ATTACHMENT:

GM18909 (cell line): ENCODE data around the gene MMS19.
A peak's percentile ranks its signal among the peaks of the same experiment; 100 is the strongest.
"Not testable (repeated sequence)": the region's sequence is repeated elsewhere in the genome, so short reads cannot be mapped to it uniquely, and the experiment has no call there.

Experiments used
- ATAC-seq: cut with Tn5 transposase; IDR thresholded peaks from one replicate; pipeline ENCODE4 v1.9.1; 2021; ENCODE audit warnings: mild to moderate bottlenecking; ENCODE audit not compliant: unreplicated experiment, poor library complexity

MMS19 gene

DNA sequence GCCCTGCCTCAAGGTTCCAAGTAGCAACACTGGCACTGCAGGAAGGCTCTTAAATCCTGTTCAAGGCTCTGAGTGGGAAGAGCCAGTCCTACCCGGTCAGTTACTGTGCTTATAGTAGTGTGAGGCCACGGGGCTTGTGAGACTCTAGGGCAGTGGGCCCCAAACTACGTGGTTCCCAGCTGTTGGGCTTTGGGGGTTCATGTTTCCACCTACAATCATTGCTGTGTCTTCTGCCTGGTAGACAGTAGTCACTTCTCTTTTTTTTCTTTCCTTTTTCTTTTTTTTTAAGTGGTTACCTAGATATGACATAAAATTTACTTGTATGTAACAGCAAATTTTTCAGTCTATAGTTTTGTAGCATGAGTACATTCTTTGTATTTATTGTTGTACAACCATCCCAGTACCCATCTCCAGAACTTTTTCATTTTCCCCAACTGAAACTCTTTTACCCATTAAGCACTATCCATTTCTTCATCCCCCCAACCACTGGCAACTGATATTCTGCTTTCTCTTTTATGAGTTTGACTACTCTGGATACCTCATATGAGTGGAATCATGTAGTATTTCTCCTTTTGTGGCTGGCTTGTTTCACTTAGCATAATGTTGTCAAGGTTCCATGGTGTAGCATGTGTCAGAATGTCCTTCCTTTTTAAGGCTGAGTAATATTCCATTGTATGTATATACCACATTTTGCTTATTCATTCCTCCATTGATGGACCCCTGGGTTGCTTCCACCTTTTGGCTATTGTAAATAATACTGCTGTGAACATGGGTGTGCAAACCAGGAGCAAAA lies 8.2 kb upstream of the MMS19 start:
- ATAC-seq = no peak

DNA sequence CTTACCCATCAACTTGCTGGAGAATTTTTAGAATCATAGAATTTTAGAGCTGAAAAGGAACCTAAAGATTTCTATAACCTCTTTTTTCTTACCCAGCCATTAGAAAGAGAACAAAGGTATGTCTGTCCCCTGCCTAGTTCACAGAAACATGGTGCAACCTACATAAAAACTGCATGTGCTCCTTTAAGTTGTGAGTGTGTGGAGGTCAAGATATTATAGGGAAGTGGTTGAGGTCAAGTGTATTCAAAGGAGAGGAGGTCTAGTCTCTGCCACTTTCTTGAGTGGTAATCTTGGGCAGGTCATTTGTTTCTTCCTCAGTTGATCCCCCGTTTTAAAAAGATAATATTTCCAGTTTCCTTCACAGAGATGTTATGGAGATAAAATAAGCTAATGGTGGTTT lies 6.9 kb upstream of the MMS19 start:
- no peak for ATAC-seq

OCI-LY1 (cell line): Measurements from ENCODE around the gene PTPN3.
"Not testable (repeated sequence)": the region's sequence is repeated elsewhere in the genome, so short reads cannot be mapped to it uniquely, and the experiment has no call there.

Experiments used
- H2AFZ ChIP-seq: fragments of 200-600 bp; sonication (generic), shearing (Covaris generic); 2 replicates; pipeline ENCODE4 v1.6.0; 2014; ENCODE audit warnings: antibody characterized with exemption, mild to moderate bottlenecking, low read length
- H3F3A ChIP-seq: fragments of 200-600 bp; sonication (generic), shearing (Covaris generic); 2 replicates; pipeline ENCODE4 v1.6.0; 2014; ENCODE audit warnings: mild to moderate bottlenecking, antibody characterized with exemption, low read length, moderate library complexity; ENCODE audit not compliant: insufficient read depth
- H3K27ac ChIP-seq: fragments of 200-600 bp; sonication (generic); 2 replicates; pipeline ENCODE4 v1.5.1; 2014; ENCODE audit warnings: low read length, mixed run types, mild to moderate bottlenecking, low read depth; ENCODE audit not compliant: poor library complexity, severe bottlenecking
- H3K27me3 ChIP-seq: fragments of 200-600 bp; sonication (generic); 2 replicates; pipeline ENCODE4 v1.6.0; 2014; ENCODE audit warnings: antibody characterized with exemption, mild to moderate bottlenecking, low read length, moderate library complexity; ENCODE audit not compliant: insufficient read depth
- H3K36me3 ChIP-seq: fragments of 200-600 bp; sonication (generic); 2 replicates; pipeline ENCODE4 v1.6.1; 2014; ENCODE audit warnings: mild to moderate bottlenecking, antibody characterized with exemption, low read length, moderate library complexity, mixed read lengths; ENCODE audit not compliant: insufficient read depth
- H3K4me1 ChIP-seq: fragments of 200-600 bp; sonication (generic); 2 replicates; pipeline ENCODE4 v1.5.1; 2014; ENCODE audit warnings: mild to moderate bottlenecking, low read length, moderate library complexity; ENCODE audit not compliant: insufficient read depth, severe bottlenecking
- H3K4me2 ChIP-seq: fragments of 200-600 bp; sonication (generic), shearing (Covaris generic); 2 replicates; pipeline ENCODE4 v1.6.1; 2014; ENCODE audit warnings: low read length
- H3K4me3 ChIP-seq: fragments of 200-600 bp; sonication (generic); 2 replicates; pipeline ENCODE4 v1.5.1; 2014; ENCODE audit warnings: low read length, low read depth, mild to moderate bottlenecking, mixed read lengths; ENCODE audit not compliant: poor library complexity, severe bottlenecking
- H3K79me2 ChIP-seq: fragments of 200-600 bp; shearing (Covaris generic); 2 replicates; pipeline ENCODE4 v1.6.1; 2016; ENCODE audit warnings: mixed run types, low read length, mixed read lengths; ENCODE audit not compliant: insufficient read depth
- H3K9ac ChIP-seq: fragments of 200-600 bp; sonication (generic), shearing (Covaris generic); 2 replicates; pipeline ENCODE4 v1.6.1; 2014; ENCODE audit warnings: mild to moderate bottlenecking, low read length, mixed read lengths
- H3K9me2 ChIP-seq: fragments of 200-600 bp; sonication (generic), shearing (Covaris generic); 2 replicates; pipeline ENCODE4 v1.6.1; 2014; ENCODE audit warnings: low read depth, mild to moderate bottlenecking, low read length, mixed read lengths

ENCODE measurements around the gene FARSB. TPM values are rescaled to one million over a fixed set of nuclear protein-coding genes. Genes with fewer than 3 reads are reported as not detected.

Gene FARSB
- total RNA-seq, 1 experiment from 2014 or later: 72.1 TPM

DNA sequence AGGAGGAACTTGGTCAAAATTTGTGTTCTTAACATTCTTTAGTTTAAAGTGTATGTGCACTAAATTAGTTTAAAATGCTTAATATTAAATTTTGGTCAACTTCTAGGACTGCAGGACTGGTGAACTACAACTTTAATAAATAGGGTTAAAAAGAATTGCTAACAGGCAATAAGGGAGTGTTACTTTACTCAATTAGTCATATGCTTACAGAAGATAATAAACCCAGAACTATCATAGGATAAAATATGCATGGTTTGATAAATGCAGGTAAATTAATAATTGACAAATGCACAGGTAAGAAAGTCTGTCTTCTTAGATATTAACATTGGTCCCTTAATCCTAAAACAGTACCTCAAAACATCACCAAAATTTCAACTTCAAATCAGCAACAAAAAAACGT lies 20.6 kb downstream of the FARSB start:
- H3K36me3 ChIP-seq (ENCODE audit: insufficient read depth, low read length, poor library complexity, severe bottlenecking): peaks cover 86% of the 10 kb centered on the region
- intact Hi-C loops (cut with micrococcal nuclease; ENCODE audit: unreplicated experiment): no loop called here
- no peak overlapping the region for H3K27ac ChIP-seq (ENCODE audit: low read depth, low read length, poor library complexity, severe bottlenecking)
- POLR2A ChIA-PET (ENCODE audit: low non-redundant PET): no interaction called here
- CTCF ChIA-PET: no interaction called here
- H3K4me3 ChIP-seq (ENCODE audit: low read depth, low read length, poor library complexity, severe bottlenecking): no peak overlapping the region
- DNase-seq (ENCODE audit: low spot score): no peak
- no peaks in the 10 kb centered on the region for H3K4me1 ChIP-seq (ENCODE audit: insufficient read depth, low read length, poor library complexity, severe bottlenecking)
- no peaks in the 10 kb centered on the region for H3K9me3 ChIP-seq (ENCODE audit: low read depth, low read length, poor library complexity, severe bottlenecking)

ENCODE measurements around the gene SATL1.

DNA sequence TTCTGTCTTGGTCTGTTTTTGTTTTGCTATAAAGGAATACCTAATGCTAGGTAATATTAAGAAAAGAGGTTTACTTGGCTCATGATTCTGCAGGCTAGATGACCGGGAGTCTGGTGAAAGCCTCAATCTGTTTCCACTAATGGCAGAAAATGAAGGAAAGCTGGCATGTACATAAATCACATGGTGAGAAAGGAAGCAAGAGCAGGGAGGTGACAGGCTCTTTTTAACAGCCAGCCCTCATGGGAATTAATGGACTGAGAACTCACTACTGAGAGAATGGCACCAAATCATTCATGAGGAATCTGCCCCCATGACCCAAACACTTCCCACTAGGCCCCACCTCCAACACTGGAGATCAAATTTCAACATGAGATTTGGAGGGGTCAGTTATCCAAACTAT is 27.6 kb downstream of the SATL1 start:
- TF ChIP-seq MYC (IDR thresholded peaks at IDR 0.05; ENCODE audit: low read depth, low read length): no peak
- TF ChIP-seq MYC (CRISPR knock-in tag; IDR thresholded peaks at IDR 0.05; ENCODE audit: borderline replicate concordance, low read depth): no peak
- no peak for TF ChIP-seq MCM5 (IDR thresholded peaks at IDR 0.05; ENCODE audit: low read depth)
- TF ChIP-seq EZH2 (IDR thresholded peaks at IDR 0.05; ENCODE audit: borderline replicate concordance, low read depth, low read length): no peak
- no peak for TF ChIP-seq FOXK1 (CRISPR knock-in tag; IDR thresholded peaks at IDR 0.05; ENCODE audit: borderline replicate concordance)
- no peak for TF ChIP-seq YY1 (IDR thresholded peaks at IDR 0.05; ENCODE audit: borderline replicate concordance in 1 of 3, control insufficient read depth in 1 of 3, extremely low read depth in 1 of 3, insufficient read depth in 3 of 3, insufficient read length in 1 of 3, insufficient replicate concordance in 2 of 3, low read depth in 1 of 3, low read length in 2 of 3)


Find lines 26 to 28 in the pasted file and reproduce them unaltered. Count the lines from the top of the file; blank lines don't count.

Gene FARSB
- total RNA-seq, 1 experiment from 2014 or later: 72.1 TPM

DNA sequence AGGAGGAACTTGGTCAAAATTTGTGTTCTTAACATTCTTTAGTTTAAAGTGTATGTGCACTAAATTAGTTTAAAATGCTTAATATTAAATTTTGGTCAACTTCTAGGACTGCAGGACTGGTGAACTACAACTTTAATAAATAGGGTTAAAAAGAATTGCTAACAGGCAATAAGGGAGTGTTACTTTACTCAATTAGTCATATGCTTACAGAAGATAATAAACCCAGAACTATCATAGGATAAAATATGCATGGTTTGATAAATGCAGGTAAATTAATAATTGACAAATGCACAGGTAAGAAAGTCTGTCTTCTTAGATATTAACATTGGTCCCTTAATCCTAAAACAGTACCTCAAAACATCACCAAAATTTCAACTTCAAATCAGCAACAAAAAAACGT lies 20.6 kb downstream of the FARSB start: